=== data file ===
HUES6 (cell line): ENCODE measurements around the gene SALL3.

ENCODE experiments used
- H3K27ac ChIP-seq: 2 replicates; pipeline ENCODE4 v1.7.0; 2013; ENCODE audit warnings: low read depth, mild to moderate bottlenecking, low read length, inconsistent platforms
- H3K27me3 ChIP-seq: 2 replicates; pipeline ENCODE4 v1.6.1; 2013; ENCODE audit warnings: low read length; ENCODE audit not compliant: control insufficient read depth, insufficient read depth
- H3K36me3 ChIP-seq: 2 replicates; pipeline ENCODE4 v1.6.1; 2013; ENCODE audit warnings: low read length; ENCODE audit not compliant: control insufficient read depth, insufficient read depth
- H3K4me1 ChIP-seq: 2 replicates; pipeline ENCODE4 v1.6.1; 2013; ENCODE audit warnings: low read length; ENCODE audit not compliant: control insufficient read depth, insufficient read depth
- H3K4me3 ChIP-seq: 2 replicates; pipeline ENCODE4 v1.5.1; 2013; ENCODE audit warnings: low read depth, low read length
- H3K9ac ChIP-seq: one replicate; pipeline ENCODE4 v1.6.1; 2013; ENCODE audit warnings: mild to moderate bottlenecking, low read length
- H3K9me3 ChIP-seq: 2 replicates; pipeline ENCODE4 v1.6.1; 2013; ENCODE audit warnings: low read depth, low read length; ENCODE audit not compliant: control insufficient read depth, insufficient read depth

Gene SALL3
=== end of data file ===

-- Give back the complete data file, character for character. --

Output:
HUES6 (cell line): ENCODE measurements around the gene SALL3.

ENCODE experiments used
- H3K27ac ChIP-seq: 2 replicates; pipeline ENCODE4 v1.7.0; 2013; ENCODE audit warnings: low read depth, mild to moderate bottlenecking, low read length, inconsistent platforms
- H3K27me3 ChIP-seq: 2 replicates; pipeline ENCODE4 v1.6.1; 2013; ENCODE audit warnings: low read length; ENCODE audit not compliant: control insufficient read depth, insufficient read depth
- H3K36me3 ChIP-seq: 2 replicates; pipeline ENCODE4 v1.6.1; 2013; ENCODE audit warnings: low read length; ENCODE audit not compliant: control insufficient read depth, insufficient read depth
- H3K4me1 ChIP-seq: 2 replicates; pipeline ENCODE4 v1.6.1; 2013; ENCODE audit warnings: low read length; ENCODE audit not compliant: control insufficient read depth, insufficient read depth
- H3K4me3 ChIP-seq: 2 replicates; pipeline ENCODE4 v1.5.1; 2013; ENCODE audit warnings: low read depth, low read length
- H3K9ac ChIP-seq: one replicate; pipeline ENCODE4 v1.6.1; 2013; ENCODE audit warnings: mild to moderate bottlenecking, low read length
- H3K9me3 ChIP-seq: 2 replicates; pipeline ENCODE4 v1.6.1; 2013; ENCODE audit warnings: low read depth, low read length; ENCODE audit not compliant: control insufficient read depth, insufficient read depth

Gene SALL3